Biocontainment

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Researchers working in Class III cabinets at the U.S. Army Biological Warfare Laboratories, Camp Detrick, Maryland (1940s). Biocontainment procedures were pioneered at the USBWL in the 1940s and '50s.

One use of the concept of biocontainment is related to laboratory biosafety and pertains to microbiology laboratories in which the physical containment of pathogenic organisms or agents (bacteria, viruses, and toxins) is required, usually by isolation in environmentally and biologically secure cabinets or rooms, to prevent accidental infection of workers or release into the surrounding community during scientific research.

Another use of the term relates to facilities for the study of agricultural pathogens, where it is used similarly to the term "biosafety", relating to safety practices and procedures used to prevent unintended infection of plants or animals or the release of high-consequence pathogenic agents into the environment (air, soil, or water).

Terminology[edit]

The World Health Organization's 2006 publication, Biorisk management: Laboratory biosecurity guidance, defines laboratory biosafety as "the containment principles, technologies and practices that are implemented to prevent the unintentional exposure to pathogens and toxins, or their accidental release". It defines biorisk management as "the analysis of ways and development of strategies to minimize the likelihood of the occurrence of biorisks".[1]

The term "biocontainment" is related to laboratory biosafety.[2][3] Merriam-Webster's online dictionary reports the first use of the term in 1966, defined as "the containment of extremely pathogenic organisms (such as viruses) usually by isolation in secure facilities to prevent their accidental release especially during research".[4]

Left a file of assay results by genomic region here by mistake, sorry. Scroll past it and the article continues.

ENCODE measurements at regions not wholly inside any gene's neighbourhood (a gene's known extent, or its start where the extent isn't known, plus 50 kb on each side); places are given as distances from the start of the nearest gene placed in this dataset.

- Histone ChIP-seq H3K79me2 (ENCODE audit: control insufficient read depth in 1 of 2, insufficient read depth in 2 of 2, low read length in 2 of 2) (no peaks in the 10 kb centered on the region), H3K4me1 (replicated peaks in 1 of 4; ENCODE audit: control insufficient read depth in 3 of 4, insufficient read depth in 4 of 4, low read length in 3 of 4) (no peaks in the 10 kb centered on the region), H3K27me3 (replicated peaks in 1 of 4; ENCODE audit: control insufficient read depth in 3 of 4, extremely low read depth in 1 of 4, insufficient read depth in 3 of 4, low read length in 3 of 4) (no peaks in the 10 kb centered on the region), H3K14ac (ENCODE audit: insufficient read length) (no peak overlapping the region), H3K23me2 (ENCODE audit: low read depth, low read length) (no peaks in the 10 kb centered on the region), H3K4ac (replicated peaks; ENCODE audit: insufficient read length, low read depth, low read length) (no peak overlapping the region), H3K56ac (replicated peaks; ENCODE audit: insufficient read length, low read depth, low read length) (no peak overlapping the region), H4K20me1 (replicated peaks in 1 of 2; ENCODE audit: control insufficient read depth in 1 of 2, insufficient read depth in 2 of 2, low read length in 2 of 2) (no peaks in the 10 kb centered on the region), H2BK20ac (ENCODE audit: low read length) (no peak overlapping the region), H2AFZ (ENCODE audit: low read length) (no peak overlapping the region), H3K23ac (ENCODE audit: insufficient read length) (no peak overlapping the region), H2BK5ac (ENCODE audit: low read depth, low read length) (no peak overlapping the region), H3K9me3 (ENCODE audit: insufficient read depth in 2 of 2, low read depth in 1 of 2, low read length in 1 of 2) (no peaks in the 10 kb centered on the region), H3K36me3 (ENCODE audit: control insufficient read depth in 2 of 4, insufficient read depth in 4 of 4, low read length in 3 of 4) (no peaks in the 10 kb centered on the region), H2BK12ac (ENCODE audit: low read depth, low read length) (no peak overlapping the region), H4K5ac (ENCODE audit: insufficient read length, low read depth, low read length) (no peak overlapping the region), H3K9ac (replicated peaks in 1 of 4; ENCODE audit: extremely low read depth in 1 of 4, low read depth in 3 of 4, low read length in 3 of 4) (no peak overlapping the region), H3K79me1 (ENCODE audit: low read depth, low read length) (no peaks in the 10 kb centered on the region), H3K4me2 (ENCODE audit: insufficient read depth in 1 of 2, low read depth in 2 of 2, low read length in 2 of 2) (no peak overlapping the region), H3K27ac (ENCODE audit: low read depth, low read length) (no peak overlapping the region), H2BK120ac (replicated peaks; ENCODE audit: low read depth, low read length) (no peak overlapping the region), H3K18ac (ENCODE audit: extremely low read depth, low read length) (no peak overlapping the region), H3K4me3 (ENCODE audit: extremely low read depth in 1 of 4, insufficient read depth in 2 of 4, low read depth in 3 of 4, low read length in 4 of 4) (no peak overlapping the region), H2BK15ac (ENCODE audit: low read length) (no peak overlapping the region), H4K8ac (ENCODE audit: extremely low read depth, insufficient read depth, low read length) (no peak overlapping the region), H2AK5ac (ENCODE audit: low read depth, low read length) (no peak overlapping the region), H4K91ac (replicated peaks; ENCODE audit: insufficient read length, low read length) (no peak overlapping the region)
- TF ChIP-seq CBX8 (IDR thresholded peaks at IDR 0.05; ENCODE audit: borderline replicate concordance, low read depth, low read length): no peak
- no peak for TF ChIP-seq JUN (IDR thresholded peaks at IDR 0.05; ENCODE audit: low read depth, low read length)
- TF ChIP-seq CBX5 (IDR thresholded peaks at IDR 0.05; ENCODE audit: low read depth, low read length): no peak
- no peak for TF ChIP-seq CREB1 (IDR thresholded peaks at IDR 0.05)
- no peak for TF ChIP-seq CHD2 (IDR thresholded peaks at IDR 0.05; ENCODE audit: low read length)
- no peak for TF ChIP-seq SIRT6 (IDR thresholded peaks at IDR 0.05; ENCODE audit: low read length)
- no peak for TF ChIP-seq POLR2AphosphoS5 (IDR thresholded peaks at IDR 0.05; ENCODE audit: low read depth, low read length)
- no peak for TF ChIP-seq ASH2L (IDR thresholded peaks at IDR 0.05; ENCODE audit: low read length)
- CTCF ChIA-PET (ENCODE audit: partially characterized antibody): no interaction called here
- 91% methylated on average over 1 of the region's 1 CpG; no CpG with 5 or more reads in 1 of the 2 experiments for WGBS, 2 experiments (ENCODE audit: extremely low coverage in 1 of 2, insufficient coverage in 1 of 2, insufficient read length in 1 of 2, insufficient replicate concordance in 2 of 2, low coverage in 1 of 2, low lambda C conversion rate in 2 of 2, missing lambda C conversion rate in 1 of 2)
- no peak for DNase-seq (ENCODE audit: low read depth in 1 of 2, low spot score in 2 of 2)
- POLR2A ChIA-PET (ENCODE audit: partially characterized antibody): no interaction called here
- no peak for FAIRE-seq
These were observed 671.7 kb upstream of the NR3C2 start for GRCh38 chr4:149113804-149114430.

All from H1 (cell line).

The term laboratory biosafety refers to the measures taken "to reduce the risk of accidental release of or exposure to infectious disease agents", whereas laboratory biosecurity is usually taken to mean "a set of systems and practices employed in legitimate bioscience facilities to reduce the risk that dangerous biological agents will be stolen and used maliciously".[5]

Containment types[edit]

Laboratory context[edit]

Primary containment is the first container in direct contact with biohazardous material[6] as well as protection of personnel and the immediate laboratory environment from exposure to infectious agents. Primary containment requires using proper storage containers, good microbiological technique, and the use of appropriate safety equipment such as biological safety cabinets.

Secondary containment is the protection of the environment external to the laboratory from exposure to infectious materials and is provided by a combination of facility design and operational practices.

Biological safety cabinets (BSC), first commercially available in 1950,[7] are fairly common devices designed to provide effective primary biocontainment in laboratories working with highly infectious agents. Three general levels and types have been devised (Class I, Class II, and Class III).

Biosafety suites are suites of laboratory rooms which are essentially equivalent to large Class III cabinets in which positive pressure personnel suits ("space suits") serve as the "outside" environment for workers. Examples include the biosafety suites at USAMRIID at Fort Detrick, Maryland, USA and the Maximum Containment Facility (MCF) of the CDC in Atlanta, Georgia, USA.

Agricultural context[edit]